My dearest Julius,
You will like to hear something about our visit to the Grove School yesterday, & as you will not be at home when I get back tomorrow, I will write this morning. I met Kathleen in the Strand about half-past one, & when we had lunched, we took the tube up to Tufnell Park station, & then began making enquiries & after some little difficulty & a good long walk right up Highgate Hill, we found the house which stands at the very top of the hill & overlooks Hampstead Heath.
The school consists of three old houses (Queen Anne’s time I should think) which have been thrown into one & adapted for the purpose. Miss Lacey is getting on & rather the old fashioned style of head-mistress, certainly as regards her dress which is quaint; I should think she is a clever woman with decided ideas of her own & that she takes a thorough interest in her girls, more with the view of educating & training them well, than with the object of making a lot of money by the school. She does not believe in examinations & will not prepare for any junior ones, & only for those which are likely to be of use in whatever career a girl is preparing for, or write a view to getting to college.
She gives no marks nor prizes in any part of the school. There are about 35 boarders & a few day girls, but she evidently does not care much about the latter, & only has them because some people are anxious to send them. There are only eight girls under fourteen & these have a separate dining-room & dine early.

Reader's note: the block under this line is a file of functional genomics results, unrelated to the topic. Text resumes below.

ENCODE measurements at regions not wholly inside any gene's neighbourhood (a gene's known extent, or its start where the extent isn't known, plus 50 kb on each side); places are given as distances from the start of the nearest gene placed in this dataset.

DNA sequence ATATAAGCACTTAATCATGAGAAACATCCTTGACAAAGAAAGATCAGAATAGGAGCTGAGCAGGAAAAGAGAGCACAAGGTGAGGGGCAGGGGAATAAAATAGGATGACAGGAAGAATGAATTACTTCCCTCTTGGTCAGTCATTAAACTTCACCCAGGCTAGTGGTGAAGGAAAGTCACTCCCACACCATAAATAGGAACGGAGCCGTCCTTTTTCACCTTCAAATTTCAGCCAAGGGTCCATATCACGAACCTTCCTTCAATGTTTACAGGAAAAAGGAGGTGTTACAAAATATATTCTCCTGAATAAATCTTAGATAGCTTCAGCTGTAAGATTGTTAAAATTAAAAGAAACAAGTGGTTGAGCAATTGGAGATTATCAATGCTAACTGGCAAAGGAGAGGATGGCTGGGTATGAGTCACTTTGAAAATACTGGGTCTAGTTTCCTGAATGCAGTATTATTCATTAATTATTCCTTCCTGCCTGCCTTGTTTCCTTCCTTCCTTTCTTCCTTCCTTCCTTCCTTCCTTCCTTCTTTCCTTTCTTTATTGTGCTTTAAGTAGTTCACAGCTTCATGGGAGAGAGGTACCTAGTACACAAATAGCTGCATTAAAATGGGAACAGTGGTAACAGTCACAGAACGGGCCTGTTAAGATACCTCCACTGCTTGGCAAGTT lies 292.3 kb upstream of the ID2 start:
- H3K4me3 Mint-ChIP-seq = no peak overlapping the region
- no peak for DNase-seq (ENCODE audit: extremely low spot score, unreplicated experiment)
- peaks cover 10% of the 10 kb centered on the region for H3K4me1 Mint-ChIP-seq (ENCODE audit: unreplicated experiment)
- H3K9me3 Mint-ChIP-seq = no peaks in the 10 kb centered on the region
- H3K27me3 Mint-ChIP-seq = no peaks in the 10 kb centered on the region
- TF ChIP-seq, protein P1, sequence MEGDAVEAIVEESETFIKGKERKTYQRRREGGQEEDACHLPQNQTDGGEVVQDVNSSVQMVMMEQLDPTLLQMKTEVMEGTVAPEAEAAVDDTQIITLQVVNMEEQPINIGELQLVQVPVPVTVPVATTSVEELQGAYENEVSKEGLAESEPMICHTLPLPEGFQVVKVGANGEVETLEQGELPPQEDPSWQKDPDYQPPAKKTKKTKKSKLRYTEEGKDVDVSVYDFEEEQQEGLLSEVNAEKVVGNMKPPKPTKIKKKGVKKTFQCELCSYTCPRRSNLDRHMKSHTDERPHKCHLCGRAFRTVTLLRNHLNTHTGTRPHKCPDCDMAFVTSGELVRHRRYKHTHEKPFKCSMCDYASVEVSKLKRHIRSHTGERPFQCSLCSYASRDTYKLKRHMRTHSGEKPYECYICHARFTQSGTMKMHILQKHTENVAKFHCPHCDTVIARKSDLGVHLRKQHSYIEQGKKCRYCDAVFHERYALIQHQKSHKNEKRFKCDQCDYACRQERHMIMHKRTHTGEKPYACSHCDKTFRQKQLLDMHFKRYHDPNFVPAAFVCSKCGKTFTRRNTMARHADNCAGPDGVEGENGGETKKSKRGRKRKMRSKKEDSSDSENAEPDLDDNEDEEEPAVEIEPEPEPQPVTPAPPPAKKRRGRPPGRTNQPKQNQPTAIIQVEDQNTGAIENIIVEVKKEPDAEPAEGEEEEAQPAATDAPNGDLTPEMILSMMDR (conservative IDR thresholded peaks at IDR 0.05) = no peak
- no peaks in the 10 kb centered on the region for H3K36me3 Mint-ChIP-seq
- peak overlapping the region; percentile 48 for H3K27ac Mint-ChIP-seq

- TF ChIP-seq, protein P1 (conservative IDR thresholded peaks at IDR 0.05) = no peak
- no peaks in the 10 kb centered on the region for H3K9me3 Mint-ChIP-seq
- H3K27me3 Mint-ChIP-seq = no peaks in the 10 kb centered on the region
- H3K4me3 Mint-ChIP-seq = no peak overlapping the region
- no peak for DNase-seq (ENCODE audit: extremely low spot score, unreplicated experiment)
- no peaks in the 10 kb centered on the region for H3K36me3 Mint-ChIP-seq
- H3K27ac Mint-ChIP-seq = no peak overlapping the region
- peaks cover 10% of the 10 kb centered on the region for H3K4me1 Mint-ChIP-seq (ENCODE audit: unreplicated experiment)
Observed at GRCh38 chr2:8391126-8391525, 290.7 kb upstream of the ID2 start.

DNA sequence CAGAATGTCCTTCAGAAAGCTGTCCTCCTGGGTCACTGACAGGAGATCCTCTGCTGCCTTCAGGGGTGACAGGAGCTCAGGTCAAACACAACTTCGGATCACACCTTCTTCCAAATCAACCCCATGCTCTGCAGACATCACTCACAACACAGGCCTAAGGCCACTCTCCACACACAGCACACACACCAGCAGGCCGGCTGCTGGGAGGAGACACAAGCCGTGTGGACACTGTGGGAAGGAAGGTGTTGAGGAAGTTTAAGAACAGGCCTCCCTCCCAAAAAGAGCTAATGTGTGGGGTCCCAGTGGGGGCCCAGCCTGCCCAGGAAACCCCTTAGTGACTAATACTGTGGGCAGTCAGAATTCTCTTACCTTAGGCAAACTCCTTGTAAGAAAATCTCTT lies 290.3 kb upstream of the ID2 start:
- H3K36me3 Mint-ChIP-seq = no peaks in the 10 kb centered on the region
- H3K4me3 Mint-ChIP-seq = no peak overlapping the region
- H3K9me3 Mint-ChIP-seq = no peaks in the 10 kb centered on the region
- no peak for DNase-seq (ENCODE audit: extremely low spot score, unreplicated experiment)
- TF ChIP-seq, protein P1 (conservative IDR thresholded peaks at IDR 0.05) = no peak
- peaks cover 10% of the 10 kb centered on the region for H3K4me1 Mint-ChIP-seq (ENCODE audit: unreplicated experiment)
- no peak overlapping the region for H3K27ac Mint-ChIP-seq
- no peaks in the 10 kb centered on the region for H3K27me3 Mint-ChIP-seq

The ordinary course of work includes English Subjects, Science French & Greek; Latin is not taught until the girls begin to specialize, Miss Lacey considers Greek easier & expects her older pupils to know enough when they leave to be able to read & appreciate its literature. There are numerous class-rooms & a nice large sitting room for the girls when not at work; the bed-rooms are large & airy, not more than three girls sleep in one room, two in the smaller ones. She keeps no servants at all, but has a staff of lady servants who do all the work, except the hardest jobs which a man & woman come in daily to do. We were there quite a long time, so had plenty of time to ask questions. I told Miss Lacey I should be going home in a day or two & would then talk matters over with you & we would write to her.
Kathleen & I managed to do our shopping afterwards & got a nice eiderdown at Maple’s, it was rather expensive so we had better make it a joint present from all of us; it was to be sent by post, so tell Ethel to take charge of the parcel.
I am sorry Juliet has still got a cough, I shall have to doctor her when I get home.
Give my love to the girls & with much to yourself, dear
Your loving wife
Eugénie N Sladden